# Homework Help: How to integrate 0 to 1 (1-x^2)^n

1. Nov 16, 2012

### mecattronics

1. The problem statement, all variables and given/known data

The reduction formula is:
$$\int (1-x^2)^n dx = (1-x^2)^n x + 2n \int x^2(1-x^2)^{n-1} dx$$

and the question is:
use this formula above how many times is necessary to prove:

$$\int^{1}_{0} (1-x^2)^n dx = 2n \frac{2(n-1)}{3} \frac{2(n-2)}{5} ... \frac{4}{2n-3} \frac{2}{(2n-1)(2n+1)}$$
but I don't know how to get there.

2. Relevant equations
-

3. The attempt at a solution
I tried to modify the reduction formula leaving it more recursive:

$$\int (1-x^2)^n dx = (1-x^2)^n x + 2n \int x^2(1-x^2)^{n-1} dx$$
Integrating by parts:
$$=x(1-x^2)^n+2n \int x^2(1-x^2)^{n-1}dx$$
let $$x^2 = -(1-x^2)+1$$
$$=x(1-x^2)^n-2n \int(1-x^2)^n dx + 2n \int (1-x^2)^{n-1}dx$$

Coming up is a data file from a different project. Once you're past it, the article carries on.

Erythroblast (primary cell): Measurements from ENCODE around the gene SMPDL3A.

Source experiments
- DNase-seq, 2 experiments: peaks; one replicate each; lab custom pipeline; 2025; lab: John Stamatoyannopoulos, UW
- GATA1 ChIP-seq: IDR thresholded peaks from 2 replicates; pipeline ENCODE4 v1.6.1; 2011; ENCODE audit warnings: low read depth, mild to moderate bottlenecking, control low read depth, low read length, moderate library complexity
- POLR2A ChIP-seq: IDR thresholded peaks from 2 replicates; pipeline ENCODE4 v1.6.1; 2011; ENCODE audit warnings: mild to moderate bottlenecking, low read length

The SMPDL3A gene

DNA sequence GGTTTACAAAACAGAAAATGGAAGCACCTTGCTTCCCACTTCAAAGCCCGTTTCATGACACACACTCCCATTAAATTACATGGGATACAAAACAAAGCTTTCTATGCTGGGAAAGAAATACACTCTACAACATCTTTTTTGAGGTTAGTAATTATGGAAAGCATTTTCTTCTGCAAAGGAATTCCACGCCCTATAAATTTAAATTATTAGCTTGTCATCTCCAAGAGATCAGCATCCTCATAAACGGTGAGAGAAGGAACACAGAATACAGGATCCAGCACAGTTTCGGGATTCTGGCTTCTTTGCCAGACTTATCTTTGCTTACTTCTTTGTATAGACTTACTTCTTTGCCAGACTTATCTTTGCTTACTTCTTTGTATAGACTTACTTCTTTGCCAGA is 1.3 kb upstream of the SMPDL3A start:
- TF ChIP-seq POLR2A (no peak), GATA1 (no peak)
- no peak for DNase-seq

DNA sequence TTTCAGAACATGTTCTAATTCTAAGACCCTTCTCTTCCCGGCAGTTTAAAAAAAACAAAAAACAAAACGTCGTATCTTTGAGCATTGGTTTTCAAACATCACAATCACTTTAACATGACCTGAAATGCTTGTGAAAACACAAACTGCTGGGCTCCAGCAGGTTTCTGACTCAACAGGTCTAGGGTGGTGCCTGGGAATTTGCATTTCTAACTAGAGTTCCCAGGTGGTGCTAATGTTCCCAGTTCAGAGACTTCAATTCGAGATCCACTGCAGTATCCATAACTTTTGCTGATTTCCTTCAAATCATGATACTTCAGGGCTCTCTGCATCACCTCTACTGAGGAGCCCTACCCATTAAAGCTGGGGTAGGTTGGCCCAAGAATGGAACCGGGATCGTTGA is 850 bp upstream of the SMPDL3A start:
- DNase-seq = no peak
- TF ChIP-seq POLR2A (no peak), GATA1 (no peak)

but I still don't know how to get there with this formula.

Any guidance would be appreciated.

2. Nov 16, 2012

### hedipaldi

use your last equality and induction.see attached.

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3. Nov 16, 2012

### Staff: Mentor

Since you have a definite integral perhaps you could tryparametric differentiation to get the answer.

The only reference I have for this is Prof Nearings Mathematical Methods pdf at:

http://www.physics.miami.edu/~nearing/mathmethods/

section 1.2 pg 4.

4. Nov 16, 2012

### SammyS

Staff Emeritus

$\displaystyle \int (1-x^2)^n dx=x(1-x^2)^n-2n \int(1-x^2)^n dx + 2n \int (1-x^2)^{n-1}dx\ .$

That has $\displaystyle \ \int (1-x^2)^n dx\ \$ on both sides of the equation.

Solve for $\displaystyle \ \int (1-x^2)^n dx\ .$

5. Nov 19, 2012

### mecattronics

Hi hedipaldi, thanks for your help!

How did you get this formula?

6. Nov 19, 2012

### hedipaldi

substitute the limits in your last equality.